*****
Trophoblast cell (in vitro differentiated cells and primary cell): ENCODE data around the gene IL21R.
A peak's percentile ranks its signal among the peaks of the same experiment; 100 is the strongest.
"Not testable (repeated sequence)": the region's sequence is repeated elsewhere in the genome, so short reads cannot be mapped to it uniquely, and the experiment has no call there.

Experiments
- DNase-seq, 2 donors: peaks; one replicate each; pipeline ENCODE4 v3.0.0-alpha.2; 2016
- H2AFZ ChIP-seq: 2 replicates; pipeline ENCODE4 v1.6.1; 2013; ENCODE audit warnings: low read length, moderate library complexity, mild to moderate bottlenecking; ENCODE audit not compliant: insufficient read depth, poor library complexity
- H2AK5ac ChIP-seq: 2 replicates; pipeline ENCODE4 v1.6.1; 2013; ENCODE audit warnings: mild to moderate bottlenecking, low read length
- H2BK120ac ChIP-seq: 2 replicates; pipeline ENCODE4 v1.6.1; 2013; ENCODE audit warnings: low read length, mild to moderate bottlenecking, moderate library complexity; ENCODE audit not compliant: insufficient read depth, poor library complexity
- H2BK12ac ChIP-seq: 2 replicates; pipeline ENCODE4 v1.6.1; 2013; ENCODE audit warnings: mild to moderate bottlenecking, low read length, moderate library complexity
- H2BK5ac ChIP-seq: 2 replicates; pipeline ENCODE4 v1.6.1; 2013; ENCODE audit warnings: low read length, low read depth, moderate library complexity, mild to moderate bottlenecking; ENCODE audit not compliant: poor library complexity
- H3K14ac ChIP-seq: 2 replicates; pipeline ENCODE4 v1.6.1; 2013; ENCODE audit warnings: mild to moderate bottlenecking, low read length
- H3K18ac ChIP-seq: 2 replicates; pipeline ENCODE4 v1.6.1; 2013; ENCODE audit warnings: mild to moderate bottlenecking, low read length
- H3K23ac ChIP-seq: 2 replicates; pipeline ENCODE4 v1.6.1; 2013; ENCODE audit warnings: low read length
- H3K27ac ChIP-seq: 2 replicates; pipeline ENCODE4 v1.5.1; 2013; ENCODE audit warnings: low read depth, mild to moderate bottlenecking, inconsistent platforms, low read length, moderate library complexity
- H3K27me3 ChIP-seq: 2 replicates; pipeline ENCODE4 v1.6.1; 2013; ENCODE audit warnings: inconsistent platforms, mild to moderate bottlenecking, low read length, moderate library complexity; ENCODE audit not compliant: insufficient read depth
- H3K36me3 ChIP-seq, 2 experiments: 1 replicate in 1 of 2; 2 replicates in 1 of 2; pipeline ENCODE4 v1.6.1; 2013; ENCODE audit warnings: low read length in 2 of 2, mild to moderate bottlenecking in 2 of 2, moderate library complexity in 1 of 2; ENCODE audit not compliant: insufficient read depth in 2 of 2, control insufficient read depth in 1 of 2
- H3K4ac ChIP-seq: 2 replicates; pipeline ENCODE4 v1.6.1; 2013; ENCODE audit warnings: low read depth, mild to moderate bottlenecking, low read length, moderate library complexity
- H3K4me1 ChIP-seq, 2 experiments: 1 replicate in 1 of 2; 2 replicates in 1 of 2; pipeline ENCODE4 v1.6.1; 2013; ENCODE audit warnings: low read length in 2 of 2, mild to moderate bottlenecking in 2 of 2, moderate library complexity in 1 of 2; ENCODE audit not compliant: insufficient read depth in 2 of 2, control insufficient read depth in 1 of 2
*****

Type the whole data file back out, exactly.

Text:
Trophoblast cell (in vitro differentiated cells and primary cell): ENCODE data around the gene IL21R.
A peak's percentile ranks its signal among the peaks of the same experiment; 100 is the strongest.
"Not testable (repeated sequence)": the region's sequence is repeated elsewhere in the genome, so short reads cannot be mapped to it uniquely, and the experiment has no call there.

Experiments
- DNase-seq, 2 donors: peaks; one replicate each; pipeline ENCODE4 v3.0.0-alpha.2; 2016
- H2AFZ ChIP-seq: 2 replicates; pipeline ENCODE4 v1.6.1; 2013; ENCODE audit warnings: low read length, moderate library complexity, mild to moderate bottlenecking; ENCODE audit not compliant: insufficient read depth, poor library complexity
- H2AK5ac ChIP-seq: 2 replicates; pipeline ENCODE4 v1.6.1; 2013; ENCODE audit warnings: mild to moderate bottlenecking, low read length
- H2BK120ac ChIP-seq: 2 replicates; pipeline ENCODE4 v1.6.1; 2013; ENCODE audit warnings: low read length, mild to moderate bottlenecking, moderate library complexity; ENCODE audit not compliant: insufficient read depth, poor library complexity
- H2BK12ac ChIP-seq: 2 replicates; pipeline ENCODE4 v1.6.1; 2013; ENCODE audit warnings: mild to moderate bottlenecking, low read length, moderate library complexity
- H2BK5ac ChIP-seq: 2 replicates; pipeline ENCODE4 v1.6.1; 2013; ENCODE audit warnings: low read length, low read depth, moderate library complexity, mild to moderate bottlenecking; ENCODE audit not compliant: poor library complexity
- H3K14ac ChIP-seq: 2 replicates; pipeline ENCODE4 v1.6.1; 2013; ENCODE audit warnings: mild to moderate bottlenecking, low read length
- H3K18ac ChIP-seq: 2 replicates; pipeline ENCODE4 v1.6.1; 2013; ENCODE audit warnings: mild to moderate bottlenecking, low read length
- H3K23ac ChIP-seq: 2 replicates; pipeline ENCODE4 v1.6.1; 2013; ENCODE audit warnings: low read length
- H3K27ac ChIP-seq: 2 replicates; pipeline ENCODE4 v1.5.1; 2013; ENCODE audit warnings: low read depth, mild to moderate bottlenecking, inconsistent platforms, low read length, moderate library complexity
- H3K27me3 ChIP-seq: 2 replicates; pipeline ENCODE4 v1.6.1; 2013; ENCODE audit warnings: inconsistent platforms, mild to moderate bottlenecking, low read length, moderate library complexity; ENCODE audit not compliant: insufficient read depth
- H3K36me3 ChIP-seq, 2 experiments: 1 replicate in 1 of 2; 2 replicates in 1 of 2; pipeline ENCODE4 v1.6.1; 2013; ENCODE audit warnings: low read length in 2 of 2, mild to moderate bottlenecking in 2 of 2, moderate library complexity in 1 of 2; ENCODE audit not compliant: insufficient read depth in 2 of 2, control insufficient read depth in 1 of 2
- H3K4ac ChIP-seq: 2 replicates; pipeline ENCODE4 v1.6.1; 2013; ENCODE audit warnings: low read depth, mild to moderate bottlenecking, low read length, moderate library complexity
- H3K4me1 ChIP-seq, 2 experiments: 1 replicate in 1 of 2; 2 replicates in 1 of 2; pipeline ENCODE4 v1.6.1; 2013; ENCODE audit warnings: low read length in 2 of 2, mild to moderate bottlenecking in 2 of 2, moderate library complexity in 1 of 2; ENCODE audit not compliant: insufficient read depth in 2 of 2, control insufficient read depth in 1 of 2